Place item was collected
Point of Discovery/Informant Bio
My name is Megan Monson and I am a 21-year-old student at USU. I’m working to finish my degree in English Education. I spent 18 months in Tacoma, Washington as a missionary.
I got my job at Seagull Book when I was 17. This experience happened within my first week working there. On a minimum wage salary, we all had fun pulling pranks on each other and wasting time. Seagull Book is owned and operated by the Church of Jesus Christ of Latter-day Saints. It was originally named “Seagull Book and Tape” because they sold books and books on tape. Now they sell clothing, books, memorabilia, and other nick-knacks.
My first time closing the store when I worked at Seagull Book I worked with a guy named Hunter. Hunter had worked there for a while so I figured he knew what he was doing. Just after we locked the door to customers, he started to wrap tape around his hands and knees, sticky-side out.
“The vacuum is broken so we usually just crawl around with the tape to get stuff off the floor,” he told me enthusiastically.
Thinking it was a weird concept, I taped my hands and knees too and cautiously crawled around the store in my skirt.
A few days later when closing time came, I started taping my hands and knees when my co-worker, Courtney, gave me the weirdest look.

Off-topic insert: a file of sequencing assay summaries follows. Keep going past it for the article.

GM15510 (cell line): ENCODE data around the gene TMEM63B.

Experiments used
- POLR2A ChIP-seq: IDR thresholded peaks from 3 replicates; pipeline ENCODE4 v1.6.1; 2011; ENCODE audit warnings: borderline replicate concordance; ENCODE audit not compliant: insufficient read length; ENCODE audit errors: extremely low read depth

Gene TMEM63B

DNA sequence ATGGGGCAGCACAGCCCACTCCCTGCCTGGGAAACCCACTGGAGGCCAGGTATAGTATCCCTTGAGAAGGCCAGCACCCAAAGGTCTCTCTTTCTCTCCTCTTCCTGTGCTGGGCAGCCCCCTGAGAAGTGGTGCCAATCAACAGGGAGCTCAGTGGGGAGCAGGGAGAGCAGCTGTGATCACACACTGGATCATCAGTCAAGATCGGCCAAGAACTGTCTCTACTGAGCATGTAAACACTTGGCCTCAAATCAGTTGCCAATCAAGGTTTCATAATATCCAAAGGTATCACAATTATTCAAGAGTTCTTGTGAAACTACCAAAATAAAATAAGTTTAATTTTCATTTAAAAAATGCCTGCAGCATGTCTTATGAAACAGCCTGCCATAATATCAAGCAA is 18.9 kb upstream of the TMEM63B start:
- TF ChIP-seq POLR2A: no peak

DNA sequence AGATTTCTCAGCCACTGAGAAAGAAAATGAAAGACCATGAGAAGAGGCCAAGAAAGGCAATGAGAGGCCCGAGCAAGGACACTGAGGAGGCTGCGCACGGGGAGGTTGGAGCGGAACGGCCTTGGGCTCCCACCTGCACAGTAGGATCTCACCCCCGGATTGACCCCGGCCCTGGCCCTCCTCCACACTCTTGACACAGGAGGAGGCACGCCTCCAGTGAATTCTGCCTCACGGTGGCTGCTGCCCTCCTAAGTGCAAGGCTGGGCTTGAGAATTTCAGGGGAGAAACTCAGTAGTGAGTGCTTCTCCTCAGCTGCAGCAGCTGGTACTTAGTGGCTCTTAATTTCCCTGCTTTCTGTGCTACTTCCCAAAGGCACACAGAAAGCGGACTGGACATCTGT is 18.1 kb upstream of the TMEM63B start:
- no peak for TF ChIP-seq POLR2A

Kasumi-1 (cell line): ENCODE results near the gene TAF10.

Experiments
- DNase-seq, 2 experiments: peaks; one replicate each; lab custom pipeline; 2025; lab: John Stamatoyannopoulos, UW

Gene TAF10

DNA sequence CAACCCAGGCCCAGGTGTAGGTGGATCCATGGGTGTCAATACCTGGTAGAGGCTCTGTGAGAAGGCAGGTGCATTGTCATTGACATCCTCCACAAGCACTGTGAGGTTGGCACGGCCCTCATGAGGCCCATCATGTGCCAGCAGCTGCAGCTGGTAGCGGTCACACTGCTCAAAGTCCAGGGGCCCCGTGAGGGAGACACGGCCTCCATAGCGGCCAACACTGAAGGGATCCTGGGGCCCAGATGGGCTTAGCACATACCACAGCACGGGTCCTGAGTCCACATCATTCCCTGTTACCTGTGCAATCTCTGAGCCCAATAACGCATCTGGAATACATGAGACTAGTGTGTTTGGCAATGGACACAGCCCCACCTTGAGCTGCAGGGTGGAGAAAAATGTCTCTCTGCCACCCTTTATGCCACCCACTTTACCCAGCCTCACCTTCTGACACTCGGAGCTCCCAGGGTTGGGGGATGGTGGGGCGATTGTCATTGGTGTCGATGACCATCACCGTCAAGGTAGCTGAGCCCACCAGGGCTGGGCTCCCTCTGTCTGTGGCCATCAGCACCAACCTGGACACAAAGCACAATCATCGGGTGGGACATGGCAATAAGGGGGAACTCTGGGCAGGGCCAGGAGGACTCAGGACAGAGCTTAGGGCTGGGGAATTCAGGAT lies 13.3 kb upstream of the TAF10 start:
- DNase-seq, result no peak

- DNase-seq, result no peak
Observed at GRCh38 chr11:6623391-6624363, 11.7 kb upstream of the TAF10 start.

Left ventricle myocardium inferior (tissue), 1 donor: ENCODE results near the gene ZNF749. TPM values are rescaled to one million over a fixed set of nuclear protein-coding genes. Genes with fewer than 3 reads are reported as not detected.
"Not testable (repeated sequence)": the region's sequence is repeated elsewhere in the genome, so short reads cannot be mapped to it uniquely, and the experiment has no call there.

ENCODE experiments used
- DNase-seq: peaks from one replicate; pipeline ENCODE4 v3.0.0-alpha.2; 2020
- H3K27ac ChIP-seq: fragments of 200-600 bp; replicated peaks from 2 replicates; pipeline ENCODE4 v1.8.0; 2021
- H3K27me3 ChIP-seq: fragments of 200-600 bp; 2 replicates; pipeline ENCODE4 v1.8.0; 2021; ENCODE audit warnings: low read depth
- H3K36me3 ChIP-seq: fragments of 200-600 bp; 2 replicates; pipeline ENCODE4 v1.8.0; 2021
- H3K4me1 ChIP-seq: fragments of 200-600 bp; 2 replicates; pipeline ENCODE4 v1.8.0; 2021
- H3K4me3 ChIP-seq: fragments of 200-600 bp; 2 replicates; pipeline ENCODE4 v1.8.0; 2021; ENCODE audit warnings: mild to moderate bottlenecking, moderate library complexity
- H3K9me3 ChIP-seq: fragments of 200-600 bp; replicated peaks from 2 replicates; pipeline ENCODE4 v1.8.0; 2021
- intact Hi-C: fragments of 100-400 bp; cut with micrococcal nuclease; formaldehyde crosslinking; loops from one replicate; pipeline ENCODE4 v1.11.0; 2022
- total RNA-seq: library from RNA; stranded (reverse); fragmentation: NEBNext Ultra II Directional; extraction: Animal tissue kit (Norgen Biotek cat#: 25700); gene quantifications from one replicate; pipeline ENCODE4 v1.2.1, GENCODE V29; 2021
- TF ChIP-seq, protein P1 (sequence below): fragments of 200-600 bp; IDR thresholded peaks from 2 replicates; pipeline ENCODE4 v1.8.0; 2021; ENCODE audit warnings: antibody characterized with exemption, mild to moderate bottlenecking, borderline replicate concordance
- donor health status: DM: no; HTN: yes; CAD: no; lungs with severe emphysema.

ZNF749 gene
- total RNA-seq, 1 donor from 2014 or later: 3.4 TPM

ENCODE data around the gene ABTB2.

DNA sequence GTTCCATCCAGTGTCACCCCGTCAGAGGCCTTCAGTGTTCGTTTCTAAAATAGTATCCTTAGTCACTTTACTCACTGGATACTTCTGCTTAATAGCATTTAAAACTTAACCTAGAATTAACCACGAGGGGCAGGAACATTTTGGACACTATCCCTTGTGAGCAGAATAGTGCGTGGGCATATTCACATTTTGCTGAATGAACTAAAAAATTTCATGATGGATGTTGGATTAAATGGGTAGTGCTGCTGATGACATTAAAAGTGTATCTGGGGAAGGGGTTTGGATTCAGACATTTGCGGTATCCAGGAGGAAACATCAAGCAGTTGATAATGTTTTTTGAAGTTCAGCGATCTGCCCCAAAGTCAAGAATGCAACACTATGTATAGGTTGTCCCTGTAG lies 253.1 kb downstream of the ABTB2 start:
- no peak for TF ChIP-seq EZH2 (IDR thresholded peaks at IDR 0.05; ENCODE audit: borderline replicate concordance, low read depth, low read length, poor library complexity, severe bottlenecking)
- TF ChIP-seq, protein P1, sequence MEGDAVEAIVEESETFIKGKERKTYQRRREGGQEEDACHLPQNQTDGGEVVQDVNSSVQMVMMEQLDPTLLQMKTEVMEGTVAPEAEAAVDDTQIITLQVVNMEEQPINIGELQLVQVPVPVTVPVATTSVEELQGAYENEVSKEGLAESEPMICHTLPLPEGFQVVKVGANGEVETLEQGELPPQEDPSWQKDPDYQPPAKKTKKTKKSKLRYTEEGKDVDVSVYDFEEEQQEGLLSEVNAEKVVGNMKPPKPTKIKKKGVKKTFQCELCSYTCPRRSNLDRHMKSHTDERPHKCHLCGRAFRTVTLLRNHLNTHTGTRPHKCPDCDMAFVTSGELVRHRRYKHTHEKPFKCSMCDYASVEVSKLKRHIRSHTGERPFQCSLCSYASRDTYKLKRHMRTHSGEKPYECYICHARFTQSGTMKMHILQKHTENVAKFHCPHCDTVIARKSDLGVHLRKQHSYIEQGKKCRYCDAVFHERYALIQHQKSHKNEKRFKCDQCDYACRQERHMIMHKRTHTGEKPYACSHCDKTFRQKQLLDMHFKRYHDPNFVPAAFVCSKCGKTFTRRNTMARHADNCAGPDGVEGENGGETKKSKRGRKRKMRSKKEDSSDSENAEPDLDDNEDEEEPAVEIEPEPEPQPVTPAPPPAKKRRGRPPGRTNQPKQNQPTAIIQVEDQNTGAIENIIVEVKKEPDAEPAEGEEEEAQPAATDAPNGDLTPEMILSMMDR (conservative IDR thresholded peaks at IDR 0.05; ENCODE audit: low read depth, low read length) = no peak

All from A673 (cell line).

M: “Is this not how you get stuff up off the floor?”
C: “No we have a vacuum.”
Bewildered as I vacuumed the carpet, I realized that I have been duped. That’s when I decided to do the same prank to the next new employee. I don’t know if they still do it, but it was always pretty funny watching new workers crawl around on the floor.
I still cannot tell this story without laughing. I can just picture myself crawling around the store in a skirt trying to stay modest while simultaneously searching for loose strings or scraps of paper. I find it ironic that it was once called Seagull Book and Tape, it just makes the prank funnier.
Dr. Lynne McNeill
Semester and year
Monson, Megan, "Seagull Book and "Tape"" (2018). USU Student Folklore Fieldwork. Paper 591.